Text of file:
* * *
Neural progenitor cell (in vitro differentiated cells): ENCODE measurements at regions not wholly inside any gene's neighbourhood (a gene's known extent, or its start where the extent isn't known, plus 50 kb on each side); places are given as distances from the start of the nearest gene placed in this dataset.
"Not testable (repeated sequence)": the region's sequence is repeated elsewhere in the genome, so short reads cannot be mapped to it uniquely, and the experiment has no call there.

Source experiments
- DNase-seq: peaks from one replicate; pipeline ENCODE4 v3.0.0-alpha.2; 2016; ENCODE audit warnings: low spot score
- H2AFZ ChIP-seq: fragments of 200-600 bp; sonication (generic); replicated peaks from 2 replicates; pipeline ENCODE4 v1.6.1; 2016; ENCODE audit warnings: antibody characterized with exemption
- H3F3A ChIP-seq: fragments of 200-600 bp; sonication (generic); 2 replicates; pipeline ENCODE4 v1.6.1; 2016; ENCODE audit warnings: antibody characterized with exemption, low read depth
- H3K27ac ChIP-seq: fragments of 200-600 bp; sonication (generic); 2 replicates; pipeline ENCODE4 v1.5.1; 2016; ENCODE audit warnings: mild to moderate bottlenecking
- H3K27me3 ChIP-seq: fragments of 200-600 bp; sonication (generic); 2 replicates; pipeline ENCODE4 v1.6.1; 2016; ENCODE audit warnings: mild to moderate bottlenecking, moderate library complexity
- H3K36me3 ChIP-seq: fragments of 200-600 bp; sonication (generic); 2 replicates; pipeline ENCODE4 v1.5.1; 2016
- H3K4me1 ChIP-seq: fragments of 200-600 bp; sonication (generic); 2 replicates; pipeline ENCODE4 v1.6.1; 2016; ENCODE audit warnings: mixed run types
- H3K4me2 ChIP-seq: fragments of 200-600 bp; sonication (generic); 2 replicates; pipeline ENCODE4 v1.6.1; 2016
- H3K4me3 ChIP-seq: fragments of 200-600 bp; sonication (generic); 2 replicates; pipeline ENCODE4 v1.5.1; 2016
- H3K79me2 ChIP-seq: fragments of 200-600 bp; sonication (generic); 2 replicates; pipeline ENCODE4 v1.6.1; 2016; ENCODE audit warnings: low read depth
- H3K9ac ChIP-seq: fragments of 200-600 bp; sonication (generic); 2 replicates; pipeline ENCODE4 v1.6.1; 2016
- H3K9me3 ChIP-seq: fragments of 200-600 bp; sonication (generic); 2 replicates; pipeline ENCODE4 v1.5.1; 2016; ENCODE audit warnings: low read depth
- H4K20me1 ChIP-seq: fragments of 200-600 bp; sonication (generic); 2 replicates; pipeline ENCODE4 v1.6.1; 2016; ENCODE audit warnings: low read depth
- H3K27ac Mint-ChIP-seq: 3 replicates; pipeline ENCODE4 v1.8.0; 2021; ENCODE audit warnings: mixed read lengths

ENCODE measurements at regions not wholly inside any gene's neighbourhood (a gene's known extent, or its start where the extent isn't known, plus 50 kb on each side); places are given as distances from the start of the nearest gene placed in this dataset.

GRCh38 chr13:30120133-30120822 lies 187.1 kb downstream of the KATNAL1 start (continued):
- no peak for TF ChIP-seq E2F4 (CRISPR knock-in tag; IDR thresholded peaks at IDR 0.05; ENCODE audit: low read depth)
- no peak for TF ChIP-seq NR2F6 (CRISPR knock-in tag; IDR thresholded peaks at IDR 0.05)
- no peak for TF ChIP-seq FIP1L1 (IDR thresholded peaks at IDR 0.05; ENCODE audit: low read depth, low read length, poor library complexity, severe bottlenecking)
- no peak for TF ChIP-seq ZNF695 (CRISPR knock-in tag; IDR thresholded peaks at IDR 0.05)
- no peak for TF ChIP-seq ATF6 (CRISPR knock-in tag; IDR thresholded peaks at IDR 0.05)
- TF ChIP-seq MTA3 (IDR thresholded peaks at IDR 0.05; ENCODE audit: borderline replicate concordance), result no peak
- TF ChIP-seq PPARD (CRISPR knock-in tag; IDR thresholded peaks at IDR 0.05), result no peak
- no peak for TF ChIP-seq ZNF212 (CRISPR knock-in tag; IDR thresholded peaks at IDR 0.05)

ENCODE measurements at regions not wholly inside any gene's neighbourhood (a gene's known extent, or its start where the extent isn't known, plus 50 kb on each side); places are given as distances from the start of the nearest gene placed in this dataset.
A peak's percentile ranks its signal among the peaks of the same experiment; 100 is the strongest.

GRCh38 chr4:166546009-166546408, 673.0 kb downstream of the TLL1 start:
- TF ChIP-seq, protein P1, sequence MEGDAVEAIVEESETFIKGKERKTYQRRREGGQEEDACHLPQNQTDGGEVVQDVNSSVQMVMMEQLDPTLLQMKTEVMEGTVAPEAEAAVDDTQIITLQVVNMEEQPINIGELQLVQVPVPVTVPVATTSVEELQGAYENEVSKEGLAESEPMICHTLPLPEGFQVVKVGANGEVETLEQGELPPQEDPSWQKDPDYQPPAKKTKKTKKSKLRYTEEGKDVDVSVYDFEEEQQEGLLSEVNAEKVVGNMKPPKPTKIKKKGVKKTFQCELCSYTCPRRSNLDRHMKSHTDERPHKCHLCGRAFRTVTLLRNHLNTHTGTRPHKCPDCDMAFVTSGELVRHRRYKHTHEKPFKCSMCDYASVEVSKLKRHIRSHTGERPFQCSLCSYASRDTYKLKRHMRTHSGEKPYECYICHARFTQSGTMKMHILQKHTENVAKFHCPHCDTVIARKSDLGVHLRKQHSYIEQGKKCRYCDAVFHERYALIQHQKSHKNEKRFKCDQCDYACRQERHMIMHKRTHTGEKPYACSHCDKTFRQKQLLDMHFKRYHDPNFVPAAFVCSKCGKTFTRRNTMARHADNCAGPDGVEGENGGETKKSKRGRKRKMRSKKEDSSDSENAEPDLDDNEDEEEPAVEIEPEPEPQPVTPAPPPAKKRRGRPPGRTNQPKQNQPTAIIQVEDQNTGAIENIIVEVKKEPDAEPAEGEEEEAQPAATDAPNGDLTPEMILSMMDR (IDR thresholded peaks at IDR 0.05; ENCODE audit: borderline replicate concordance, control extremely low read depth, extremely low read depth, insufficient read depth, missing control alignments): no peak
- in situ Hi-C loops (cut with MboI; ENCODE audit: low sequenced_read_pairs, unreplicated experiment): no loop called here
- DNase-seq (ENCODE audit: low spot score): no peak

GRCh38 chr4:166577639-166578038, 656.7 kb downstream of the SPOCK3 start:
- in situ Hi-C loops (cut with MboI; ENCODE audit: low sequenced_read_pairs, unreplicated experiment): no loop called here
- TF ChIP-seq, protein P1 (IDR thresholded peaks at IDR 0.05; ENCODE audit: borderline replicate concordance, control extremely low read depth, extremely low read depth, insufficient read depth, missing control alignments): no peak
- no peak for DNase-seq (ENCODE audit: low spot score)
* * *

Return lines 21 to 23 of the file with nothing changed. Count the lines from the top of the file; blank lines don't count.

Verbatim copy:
- no peak for TF ChIP-seq NR2F6 (CRISPR knock-in tag; IDR thresholded peaks at IDR 0.05)
- no peak for TF ChIP-seq FIP1L1 (IDR thresholded peaks at IDR 0.05; ENCODE audit: low read depth, low read length, poor library complexity, severe bottlenecking)
- no peak for TF ChIP-seq ZNF695 (CRISPR knock-in tag; IDR thresholded peaks at IDR 0.05)